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Osmolytes are compounds affecting osmosis.[1] They are soluble in the solution within a cell, or in the surrounding fluid, e.g. as plasma osmolytes. They play a role in maintaining cell volume and fluid balance. For example, when a cell swells due to external osmotic pressure, membrane channels open and allow efflux of osmolytes which carry water with them, restoring normal cell volume.[2]

Natural osmolytes that can act as osmoprotectants include trimethylamine N-oxide (TMAO), dimethylsulfoniopropionate, trimethylglycine, sarcosine, betaine, glycerophosphorylcholine, myo-inositol, taurine and others.[3] In humans, osmolytes are of particular importance in the renal medulla.[4]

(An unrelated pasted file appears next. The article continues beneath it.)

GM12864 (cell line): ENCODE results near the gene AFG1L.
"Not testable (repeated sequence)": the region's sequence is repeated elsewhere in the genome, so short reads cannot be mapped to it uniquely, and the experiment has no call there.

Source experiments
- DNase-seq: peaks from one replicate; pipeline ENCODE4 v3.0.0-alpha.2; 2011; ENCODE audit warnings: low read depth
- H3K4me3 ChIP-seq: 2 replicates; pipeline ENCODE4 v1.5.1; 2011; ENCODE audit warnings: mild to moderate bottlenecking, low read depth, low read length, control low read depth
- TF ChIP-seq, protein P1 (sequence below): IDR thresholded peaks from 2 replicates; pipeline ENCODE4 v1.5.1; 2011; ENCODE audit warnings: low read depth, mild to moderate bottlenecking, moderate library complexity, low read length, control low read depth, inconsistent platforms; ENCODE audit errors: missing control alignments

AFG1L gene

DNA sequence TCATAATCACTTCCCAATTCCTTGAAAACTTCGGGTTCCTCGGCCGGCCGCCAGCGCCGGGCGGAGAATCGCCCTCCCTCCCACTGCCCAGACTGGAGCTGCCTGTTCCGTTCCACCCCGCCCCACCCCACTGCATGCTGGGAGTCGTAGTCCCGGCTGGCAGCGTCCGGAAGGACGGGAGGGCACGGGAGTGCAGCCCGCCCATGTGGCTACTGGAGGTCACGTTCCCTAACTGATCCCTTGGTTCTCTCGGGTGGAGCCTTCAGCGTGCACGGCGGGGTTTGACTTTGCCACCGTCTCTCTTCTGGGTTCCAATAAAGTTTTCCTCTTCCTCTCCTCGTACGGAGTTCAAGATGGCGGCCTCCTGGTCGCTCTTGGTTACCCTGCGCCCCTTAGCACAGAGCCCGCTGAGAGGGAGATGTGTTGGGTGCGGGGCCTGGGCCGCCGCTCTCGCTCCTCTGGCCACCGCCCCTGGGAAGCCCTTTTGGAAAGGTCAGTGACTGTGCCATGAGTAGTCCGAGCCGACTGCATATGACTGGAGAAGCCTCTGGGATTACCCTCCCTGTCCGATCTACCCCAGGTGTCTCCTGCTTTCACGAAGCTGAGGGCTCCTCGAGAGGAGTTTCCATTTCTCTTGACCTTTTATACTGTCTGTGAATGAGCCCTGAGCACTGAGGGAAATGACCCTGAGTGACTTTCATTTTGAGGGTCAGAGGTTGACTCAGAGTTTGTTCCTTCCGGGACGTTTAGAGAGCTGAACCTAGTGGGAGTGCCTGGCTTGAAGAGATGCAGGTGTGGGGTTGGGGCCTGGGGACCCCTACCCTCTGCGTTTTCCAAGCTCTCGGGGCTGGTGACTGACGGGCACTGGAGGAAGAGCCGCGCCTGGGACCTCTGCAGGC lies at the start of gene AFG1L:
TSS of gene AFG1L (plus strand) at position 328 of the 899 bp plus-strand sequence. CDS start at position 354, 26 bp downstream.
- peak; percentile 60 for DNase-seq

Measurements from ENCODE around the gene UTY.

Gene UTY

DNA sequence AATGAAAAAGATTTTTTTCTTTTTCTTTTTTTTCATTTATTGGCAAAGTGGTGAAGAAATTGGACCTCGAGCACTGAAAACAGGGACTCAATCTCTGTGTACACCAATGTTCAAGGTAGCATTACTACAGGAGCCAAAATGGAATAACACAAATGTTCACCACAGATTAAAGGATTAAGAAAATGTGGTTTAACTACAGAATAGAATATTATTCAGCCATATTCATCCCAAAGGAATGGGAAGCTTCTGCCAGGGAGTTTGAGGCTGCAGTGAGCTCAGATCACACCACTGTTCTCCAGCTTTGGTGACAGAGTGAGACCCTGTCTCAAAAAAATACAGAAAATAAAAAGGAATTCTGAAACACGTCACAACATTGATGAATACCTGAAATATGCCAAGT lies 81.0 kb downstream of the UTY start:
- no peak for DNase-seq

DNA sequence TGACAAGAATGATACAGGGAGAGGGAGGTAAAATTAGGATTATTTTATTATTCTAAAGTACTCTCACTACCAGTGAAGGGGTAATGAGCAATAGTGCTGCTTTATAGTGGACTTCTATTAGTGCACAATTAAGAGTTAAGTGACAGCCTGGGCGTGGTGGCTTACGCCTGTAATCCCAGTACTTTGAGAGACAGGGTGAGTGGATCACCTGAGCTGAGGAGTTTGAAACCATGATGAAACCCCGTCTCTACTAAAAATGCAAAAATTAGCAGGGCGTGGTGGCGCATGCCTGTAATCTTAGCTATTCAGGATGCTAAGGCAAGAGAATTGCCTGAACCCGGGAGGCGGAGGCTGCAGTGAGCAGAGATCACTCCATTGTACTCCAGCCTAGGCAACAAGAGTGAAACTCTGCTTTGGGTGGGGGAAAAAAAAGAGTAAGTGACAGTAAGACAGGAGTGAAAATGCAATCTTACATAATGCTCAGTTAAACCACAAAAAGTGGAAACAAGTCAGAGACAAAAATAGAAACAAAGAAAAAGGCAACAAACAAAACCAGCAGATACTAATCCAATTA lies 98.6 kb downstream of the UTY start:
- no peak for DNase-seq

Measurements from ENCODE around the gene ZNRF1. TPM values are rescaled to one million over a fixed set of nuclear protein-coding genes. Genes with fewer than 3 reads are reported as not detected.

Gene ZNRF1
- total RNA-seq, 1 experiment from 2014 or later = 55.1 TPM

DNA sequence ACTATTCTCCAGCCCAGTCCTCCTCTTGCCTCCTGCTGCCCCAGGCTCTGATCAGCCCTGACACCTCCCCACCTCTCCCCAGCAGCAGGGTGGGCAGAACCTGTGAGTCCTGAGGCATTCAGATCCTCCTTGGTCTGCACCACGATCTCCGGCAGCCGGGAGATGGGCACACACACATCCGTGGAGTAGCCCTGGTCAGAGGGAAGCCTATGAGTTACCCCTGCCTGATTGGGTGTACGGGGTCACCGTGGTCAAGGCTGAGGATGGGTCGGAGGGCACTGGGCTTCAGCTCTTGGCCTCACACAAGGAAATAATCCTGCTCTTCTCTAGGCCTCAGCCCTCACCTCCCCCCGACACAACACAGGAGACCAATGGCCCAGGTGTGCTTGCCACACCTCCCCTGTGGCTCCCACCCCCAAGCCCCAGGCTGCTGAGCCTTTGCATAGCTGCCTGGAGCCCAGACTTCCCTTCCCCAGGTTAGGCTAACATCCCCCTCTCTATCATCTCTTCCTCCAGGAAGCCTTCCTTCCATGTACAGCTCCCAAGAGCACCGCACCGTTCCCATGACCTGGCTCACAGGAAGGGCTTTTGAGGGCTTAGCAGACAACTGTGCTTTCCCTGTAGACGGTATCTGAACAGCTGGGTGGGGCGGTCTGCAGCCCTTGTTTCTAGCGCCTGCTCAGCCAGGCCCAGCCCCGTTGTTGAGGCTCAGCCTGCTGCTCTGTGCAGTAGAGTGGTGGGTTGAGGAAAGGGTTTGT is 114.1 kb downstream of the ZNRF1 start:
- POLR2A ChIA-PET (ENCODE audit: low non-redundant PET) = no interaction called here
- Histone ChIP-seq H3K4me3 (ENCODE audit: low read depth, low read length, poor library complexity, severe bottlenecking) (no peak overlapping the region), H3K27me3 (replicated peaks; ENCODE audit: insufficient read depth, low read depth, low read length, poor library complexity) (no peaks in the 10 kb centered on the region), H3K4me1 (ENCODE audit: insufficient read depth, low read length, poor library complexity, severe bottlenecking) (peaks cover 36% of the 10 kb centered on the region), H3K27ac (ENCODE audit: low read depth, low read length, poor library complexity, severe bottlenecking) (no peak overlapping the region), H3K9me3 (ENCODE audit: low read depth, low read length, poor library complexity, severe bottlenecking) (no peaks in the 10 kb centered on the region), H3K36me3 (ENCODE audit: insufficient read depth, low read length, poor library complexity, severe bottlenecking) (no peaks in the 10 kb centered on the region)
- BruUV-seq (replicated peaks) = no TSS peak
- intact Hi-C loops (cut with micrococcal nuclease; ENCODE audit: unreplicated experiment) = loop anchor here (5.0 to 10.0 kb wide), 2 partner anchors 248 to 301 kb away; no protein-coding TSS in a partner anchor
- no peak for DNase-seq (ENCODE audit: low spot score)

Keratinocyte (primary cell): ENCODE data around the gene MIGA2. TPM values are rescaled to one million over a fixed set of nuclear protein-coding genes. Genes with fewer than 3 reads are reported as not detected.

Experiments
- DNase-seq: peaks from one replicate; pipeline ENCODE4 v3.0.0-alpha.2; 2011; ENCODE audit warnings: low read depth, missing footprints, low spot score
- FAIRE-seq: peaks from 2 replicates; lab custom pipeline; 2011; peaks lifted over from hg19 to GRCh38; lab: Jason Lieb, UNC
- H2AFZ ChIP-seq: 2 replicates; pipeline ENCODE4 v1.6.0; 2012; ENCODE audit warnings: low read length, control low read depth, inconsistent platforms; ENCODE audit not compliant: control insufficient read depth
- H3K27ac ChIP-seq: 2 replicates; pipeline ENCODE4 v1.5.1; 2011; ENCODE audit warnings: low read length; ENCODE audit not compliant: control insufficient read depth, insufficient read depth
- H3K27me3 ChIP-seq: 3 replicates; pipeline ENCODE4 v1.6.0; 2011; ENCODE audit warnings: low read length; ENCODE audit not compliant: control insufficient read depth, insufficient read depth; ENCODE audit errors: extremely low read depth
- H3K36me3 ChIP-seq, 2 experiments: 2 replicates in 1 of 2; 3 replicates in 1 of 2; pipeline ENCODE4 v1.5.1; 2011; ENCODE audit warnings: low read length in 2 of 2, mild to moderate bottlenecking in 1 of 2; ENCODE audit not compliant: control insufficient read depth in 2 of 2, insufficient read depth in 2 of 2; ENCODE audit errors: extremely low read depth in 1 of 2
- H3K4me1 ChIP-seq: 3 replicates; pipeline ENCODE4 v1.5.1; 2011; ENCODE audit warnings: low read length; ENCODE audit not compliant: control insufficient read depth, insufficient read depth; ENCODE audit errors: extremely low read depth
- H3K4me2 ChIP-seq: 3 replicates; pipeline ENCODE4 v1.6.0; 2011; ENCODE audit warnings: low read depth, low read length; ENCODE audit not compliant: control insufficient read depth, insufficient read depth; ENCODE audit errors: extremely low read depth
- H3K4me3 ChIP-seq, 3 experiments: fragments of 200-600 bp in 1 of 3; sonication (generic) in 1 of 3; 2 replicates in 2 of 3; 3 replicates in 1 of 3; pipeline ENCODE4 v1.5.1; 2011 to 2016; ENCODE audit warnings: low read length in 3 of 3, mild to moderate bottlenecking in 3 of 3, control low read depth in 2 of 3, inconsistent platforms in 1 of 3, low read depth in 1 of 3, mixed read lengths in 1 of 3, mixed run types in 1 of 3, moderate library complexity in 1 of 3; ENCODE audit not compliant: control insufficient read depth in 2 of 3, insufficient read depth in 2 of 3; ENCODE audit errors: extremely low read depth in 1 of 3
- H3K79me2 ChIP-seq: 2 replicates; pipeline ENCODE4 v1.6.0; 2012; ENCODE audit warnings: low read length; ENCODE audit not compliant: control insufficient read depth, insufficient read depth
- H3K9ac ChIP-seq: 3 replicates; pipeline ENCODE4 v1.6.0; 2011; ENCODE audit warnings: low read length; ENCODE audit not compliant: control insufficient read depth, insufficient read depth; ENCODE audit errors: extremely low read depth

1. ^ everythingbio.com
  2. ^ Review of Medical Physiology, William F. Ganong, McGraw-Hill Medical, ISBN 978-0-07-144040-0.
  3. ^ Neuhofer, W.; Beck, F. X. (2006). "Survival in Hostile Environments: Strategies of Renal Medullary Cells". Physiology 21 (3): 171–180. doi:10.1152/physiol.00003.2006. PMID 16714475.  edit
  4. ^ Gallazzini, M.; Burg, M. B. (2009). "What's New About Osmotic Regulation of Glycerophosphocholine". Physiology 24 (4): 245–249. doi:10.1152/physiol.00009.2009. PMC 2943332. PMID 19675355.  edit

Further reading[edit]

  • Hochachka, P.W.; Somero, G. N (2002). Biochemical Adaptation. Mechanism and Process in Physiological Evolution. Oxford: Oxford University Press.